# Javagony/For loop

## Introduction

As noted in the preface, Javagony does not allow any loops. In this chapter you will learn the alternative for a for loop in Javagony. We will be creating a recursive function that will provide the functionality of the following for loop:

```for(int i=0;i<5;i+=1)
{
//code
}
```

You could write i++, however I have written i+=1 on purpose to demonstrate that you can write also i+=2 or any other number you want. We will be using recursion as well as knowledge from the previous chapter to emulate the functionality of this loop.

## Implementation

```public class For
{
public static void main(String[] args)
{
forFunction(0,10,1);
}

public static void forFunction(int firstNum,int lastNum,int step)
{
System.out.println(firstNum); //replace with the code you want to run

firstNum+=step;

try
{
forFunction(firstNum,lastNum,step);
}
catch(Exception IO) {}
}
}
```

Notice that we have reused code from the previous chapter, Comparing 2 integers to check which one is greater.

This function gets three values: firstNum, lastNum, and step. For this section, assume that step is a positive number. We will discuss negative values of step in the next section of this chapter. This code in regular java can be written as following:

```for(int i=0;i<10;i++)
{
System.out.println(i);
}
```

First the function prints the value firstNum. This is in order to show that it iterates over all the numbers that a regular for loop would. You can replace it with the code you want running. Then we increase firstNum by step, and use the knowledge we gained in the previous chapter to check if firstNum is lower than lastNum.

Notice that I wrote firstNum+1 instead of just firstNum. This is because I want firstNum to be less that lastNum, but this method checks if firstNum is less or equal to lastNum. If firstNum+1<=lastNum then we can conclude that firstNum<lastNum. In this code we are only working with integer numbers. Omitting the +1 will result an Javagony version of the following regular Java code:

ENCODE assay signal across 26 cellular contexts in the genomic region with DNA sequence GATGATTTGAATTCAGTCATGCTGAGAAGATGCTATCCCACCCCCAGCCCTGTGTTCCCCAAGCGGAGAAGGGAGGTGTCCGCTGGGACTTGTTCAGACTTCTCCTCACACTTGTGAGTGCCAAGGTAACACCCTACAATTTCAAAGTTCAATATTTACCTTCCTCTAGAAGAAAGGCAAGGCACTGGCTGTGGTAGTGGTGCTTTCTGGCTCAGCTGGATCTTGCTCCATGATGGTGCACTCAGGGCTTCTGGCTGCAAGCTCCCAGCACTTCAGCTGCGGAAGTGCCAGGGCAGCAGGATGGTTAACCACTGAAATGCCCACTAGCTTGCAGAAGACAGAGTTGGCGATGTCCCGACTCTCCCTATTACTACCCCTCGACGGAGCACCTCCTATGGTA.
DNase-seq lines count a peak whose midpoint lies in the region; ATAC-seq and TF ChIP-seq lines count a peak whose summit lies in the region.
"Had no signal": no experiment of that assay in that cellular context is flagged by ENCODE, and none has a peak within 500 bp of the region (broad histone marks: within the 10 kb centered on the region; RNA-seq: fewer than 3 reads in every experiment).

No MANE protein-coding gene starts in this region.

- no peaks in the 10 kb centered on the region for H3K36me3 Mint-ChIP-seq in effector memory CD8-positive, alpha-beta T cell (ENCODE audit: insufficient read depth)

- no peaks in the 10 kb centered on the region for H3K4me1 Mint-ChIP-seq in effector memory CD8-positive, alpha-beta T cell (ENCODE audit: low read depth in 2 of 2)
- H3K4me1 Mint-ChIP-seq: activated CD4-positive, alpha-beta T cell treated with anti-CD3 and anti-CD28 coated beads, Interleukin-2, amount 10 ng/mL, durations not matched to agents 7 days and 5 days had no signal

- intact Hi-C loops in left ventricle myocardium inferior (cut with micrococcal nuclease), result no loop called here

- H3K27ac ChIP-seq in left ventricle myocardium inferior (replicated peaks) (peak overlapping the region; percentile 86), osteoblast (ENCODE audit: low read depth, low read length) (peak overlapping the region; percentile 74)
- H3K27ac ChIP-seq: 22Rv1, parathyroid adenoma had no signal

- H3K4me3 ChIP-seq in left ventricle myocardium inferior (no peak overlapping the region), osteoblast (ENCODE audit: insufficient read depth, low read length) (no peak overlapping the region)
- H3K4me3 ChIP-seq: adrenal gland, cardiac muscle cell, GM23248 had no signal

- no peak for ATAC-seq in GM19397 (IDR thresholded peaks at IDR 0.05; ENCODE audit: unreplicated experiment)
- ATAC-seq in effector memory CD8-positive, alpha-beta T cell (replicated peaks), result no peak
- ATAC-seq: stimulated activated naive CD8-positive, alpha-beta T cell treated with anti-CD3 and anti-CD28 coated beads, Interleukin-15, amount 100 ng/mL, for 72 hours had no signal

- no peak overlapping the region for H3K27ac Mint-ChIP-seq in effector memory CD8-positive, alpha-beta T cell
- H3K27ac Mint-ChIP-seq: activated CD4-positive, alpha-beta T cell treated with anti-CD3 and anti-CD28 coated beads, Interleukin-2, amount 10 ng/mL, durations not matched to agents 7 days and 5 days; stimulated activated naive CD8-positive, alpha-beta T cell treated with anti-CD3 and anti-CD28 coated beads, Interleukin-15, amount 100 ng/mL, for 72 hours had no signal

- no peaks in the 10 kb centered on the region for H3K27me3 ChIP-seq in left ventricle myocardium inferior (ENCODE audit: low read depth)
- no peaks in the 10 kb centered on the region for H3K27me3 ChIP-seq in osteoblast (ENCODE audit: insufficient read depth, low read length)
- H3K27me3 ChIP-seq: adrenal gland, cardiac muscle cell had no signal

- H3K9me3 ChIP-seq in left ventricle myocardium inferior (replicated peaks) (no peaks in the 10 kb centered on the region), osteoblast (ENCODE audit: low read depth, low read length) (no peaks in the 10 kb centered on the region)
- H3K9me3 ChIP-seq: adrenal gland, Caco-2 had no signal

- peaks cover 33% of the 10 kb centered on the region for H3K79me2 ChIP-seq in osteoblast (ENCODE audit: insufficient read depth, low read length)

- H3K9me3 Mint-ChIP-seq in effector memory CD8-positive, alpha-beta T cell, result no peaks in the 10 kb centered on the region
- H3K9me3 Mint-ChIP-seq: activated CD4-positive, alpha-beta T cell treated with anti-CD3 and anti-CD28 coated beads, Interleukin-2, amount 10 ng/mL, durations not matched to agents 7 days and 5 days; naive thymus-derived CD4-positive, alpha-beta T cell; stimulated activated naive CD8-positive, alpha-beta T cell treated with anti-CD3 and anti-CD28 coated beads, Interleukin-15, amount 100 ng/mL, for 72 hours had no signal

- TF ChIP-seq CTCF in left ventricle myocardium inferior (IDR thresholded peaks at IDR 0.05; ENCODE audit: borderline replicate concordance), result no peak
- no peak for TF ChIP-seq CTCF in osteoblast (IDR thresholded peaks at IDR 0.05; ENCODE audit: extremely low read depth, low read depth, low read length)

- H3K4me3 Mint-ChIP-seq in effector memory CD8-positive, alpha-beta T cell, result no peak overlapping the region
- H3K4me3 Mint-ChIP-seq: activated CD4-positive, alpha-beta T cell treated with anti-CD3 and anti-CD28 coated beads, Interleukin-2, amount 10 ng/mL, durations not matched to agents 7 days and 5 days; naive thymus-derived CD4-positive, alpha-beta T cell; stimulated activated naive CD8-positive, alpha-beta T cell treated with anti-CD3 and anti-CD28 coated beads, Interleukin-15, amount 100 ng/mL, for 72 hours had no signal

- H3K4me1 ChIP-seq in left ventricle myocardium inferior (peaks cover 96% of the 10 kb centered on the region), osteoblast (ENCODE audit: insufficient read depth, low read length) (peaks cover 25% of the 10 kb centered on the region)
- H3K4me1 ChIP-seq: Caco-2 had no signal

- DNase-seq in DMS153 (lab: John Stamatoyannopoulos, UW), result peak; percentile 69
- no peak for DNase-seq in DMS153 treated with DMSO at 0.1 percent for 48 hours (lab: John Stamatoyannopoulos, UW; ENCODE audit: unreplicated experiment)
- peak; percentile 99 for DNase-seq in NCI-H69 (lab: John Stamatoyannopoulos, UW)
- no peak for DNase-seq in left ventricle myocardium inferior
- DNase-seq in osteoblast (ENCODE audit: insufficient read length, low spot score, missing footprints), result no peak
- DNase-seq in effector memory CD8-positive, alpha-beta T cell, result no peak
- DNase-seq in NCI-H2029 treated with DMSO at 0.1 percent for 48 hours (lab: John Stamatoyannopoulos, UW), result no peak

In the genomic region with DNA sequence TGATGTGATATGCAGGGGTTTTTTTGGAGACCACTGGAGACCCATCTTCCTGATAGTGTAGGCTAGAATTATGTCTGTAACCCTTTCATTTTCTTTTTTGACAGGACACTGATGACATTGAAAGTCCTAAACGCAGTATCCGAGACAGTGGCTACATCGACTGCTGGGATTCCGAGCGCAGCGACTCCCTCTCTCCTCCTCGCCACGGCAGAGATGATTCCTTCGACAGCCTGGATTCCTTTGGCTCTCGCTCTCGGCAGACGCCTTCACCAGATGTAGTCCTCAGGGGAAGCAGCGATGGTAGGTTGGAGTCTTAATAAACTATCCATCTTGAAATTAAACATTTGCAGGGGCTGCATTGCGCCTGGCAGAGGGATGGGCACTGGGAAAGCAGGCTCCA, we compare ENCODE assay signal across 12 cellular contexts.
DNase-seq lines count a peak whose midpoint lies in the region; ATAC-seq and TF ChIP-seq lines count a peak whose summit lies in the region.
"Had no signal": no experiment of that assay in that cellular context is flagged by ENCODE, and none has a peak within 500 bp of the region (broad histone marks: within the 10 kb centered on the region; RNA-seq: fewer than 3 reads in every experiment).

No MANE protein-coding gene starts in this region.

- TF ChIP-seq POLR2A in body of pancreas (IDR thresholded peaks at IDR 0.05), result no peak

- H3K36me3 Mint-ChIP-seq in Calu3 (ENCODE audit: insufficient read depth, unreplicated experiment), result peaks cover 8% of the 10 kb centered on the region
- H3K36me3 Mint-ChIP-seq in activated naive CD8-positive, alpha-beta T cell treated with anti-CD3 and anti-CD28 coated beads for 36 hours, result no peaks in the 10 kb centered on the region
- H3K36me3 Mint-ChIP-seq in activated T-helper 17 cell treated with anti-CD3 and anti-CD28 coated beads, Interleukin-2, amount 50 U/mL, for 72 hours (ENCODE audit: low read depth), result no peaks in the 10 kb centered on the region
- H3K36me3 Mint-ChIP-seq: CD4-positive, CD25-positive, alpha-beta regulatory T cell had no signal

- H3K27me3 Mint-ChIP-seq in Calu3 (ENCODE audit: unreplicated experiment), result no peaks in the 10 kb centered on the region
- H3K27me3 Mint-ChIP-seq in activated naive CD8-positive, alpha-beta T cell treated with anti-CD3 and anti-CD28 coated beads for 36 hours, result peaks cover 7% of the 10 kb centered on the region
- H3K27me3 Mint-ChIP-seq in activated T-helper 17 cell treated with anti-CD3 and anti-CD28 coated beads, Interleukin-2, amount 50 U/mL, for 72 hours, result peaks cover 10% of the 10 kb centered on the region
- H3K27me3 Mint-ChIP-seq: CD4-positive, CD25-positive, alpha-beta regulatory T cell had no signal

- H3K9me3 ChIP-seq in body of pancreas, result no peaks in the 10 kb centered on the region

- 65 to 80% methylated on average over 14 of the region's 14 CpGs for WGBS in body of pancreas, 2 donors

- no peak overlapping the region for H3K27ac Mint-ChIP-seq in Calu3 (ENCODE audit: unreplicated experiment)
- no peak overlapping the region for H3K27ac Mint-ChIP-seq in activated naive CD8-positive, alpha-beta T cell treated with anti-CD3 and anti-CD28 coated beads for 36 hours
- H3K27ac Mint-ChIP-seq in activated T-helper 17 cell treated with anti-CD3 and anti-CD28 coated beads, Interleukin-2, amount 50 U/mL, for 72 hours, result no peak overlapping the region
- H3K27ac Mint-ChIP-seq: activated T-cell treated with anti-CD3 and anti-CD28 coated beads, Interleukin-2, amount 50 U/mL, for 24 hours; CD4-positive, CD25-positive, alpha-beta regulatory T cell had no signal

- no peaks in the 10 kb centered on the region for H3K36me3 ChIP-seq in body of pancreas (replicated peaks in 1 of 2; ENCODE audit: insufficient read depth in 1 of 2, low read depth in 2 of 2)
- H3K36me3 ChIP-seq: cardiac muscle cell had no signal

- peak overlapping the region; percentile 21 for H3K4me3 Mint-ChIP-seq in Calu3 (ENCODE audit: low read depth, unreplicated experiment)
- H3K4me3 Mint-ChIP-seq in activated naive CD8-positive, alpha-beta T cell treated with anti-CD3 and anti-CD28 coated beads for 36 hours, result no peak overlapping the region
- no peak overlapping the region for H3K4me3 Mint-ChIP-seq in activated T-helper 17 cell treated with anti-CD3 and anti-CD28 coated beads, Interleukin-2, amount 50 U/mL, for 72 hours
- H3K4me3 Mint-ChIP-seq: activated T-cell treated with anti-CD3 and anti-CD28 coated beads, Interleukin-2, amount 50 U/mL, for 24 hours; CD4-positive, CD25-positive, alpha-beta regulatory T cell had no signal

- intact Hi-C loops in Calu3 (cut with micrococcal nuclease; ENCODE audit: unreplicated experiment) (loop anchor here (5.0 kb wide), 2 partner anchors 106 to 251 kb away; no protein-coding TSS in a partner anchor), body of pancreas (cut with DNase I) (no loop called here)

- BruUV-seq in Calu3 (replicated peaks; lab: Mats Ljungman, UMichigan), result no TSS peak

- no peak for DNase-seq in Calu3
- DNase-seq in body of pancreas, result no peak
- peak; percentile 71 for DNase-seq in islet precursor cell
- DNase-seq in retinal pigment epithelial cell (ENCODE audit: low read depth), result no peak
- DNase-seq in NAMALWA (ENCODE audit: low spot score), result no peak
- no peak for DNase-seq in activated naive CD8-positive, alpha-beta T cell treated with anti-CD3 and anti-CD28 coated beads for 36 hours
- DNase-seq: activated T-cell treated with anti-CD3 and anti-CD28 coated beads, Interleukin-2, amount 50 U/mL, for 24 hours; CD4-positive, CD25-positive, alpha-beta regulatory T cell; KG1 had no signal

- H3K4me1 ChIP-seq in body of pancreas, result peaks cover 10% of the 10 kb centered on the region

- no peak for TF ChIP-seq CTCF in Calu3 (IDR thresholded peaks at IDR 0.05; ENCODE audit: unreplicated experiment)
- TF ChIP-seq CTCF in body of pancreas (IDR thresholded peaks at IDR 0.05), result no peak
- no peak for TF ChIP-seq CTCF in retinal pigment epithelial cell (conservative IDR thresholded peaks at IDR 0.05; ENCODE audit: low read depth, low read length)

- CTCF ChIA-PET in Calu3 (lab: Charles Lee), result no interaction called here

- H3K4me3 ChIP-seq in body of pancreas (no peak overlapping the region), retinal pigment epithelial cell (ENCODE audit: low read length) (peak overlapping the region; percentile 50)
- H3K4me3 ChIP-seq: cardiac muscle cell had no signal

```for(int i=0;i<=10;i++)
{
System.out.println(i);
}
```

If firstNum (which at this point contains the value of the next number) is less than lastNum, then we proceed to the next iteration.

## If step<0

Let’s now change the values given to the function in the main method to 0,-10,-1 and observe how the code will work.

```   public static void main(String[] args)
{
forFunction(0,-10,-1)
}
```

If we run the code now, we will see that it prints the following output:

```0
-1
-2
-3
-4
-5
-6
-7
-8
-9
-10
```

But this is not what we want. We don’t want the code to iterate over the last value. Let’s check how the code runs to see how to fix it.

The code stars with the variable firstValue as 0 and prints it. Then it increases the variable by -1, which is the same as subtracting 1 from it and we get -1.

Now, we get to the comparing. The value of lastNum (in this case -10) is subtracted from the maximum value that is possible to store in an int. This is the same as adding 10. One would expect this to raise an error, but instead an integer overflow will occur, and we will get a negative number.

Then, using the method forFunc which does not allow for integer overflow we add the value of firstNum+1 (in our case the result is 0) to the large negative number, and if an integer overflow does not occur, we proceed to the next iteration.

What will happen after the code prints -9? Well, it will change the value of firstNum to -10, and then check if -9 plus this large negative number will result in an integer overflow. However, it does not and goes one to iterate on i=-10.

How to fix it? Well, we can fix it by omitting the +1, but then we will have the same trouble with step>0. We can have two functions, one that omits the +1, and one that doesn’t.

The first one will be a replacement of the following loop if step=1:

```for(int i=0;i<=5;i++)
{
System.out.println(i);
}
```

and if step=-1:

```for(int i=0;i>-5;i—-)
{
System.out.println(i);
}
```

The second one will be a replacement of the following loop if step=1:

```for(int i=0;i<5;i++)
{
System.out.println(i);
}
```

and if step=-1:

```for(int i=0;i>=-5;i—-)
{
System.out.println(i);
}
```

Now, you have got all the options covered, you just need to figure out which one is right for you in the next production app you write, since from now on you will write codes only in Javagony. Not really.